We can use the time-of-flight (TOF) technique to find the velocity distribution of the atoms in the vertical dimension, and thus determine the temperature.
To use this method, the lattice is configured vertically.
The atoms are very cold and thus are very slow, so the effect of gravity can be clearly observed.
Once all the light in the chamber is extinguished, the atoms begin to freefall due to gravity.
After 20 cm of free fall, they pass through a cylindrically collimated sheet of light resonant on the |F=2> → |F'=3> transition.
The resulting flourecence is collected on a large area photodiode.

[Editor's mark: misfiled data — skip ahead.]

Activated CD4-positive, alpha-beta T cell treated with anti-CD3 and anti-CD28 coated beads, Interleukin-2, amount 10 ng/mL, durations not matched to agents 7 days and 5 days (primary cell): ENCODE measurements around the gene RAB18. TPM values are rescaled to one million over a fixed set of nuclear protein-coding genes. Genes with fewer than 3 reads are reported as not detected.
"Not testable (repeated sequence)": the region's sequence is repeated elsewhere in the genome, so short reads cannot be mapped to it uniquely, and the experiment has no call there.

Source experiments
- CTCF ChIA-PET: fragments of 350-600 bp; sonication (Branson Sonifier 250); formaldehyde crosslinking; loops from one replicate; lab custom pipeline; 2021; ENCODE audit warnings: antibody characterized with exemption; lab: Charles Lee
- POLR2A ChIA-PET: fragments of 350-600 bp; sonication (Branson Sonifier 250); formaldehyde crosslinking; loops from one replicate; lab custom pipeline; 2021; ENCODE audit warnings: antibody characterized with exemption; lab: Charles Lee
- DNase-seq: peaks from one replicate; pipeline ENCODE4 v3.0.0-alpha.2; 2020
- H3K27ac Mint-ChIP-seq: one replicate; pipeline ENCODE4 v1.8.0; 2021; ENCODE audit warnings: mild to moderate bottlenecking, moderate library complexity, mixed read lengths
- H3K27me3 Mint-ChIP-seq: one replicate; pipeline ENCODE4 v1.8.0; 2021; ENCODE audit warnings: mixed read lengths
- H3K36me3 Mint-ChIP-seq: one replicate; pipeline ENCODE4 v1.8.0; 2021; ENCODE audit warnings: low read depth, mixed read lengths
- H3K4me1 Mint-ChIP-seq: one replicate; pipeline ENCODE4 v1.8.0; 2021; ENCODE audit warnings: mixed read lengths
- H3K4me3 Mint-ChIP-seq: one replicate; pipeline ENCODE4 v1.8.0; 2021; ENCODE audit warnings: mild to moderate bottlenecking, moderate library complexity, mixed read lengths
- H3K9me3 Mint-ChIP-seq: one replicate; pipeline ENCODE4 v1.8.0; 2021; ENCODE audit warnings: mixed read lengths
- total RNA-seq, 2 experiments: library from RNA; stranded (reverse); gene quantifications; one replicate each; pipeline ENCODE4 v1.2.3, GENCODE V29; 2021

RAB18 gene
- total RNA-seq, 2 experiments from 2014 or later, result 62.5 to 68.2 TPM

The FWHM of the Gaussian signal is related to the temperature of the atoms at the time of their release - the greater the spread in velocities (the larger the FWHM), the greater the temperature.
Further, from the average time of arrival we can determine their average starting velocity.
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